The Temple and the Holy Sepulchre how they were made sacred using Eliade's" terms.
" Those ancient sages who sought to secure the presence of divine beings by the erection of shrines and statues showed insight into the nature of all; they perceived that, though the soul is everywhere traceable, its presence will be secured all the more readily when an appropriate receptacle is elaborated serving like a mirror to catch an image of it".
- Plotinus (205-270ce).
The followers of the Abrahamic traditions embraced Plotinus" concept by erecting buildings in locations of great spiritual significance. The Temple and Holy Sepulchre are two of the most significant shrines in Judaism and Christianity respectively. According to Eliade who wrote, The Sacred and Profane, both these places are real, holy and eternal and therefore are sacred, even though they are of two different traditions. Looking through Eliade"s eyes at these two buildings one can trace the aspects and moments that led to them to being made sacred. From their location to the acts that occurred within their walls, there are numerous examples to illustrate Eliade's concepts. By looking closely at a couple of examples for the Temple and the Church of the Holy Sepulchre it will show how these two buildings would be made sacred. By comparing both buildings we will see how by using Eliade's concepts of sacred we can define the Jewish Temple and the Christians Holy Sepulchre as sacred. .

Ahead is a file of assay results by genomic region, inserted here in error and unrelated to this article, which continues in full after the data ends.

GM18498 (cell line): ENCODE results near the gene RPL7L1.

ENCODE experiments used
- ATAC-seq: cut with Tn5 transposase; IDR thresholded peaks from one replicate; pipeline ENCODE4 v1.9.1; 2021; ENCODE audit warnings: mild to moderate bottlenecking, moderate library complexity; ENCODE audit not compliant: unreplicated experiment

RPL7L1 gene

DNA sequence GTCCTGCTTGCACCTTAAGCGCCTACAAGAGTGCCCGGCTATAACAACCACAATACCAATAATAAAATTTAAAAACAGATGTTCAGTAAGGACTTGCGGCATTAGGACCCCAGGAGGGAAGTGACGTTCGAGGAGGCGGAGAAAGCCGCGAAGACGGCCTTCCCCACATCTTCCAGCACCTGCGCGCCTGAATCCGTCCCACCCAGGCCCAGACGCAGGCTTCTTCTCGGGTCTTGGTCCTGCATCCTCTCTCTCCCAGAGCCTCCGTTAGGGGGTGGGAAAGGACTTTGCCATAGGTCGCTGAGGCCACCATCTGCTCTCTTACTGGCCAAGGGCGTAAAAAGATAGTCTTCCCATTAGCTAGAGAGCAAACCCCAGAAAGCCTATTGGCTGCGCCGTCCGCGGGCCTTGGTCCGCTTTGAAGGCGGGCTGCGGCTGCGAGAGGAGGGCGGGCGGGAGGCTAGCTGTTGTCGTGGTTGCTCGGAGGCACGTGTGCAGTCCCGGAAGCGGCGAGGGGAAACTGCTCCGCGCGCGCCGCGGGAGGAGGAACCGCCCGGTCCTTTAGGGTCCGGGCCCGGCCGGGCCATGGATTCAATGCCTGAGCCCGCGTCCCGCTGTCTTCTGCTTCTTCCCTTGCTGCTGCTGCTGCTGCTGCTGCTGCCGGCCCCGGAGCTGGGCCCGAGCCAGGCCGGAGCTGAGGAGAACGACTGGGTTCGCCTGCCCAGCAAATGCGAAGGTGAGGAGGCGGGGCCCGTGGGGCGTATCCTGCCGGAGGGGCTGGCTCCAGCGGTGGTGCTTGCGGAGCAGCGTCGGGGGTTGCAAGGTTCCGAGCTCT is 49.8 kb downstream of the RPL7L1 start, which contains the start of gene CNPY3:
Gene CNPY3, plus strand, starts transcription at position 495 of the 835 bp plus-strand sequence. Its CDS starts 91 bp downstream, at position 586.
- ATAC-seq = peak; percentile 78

It is in the pages of the Old Testament that we learn a lot of the Temple's history. Though modern archaeologists have never proven it to exist; for the Jewish people it not only existed but holds great importance as well. The Temple is an axis mundi, a sacred place "which at once connects and supports heaven and earth and whose base are fixed in the world below". This connection "ensures communication with the world of [God]." It was built by Solomon on the top of Mt.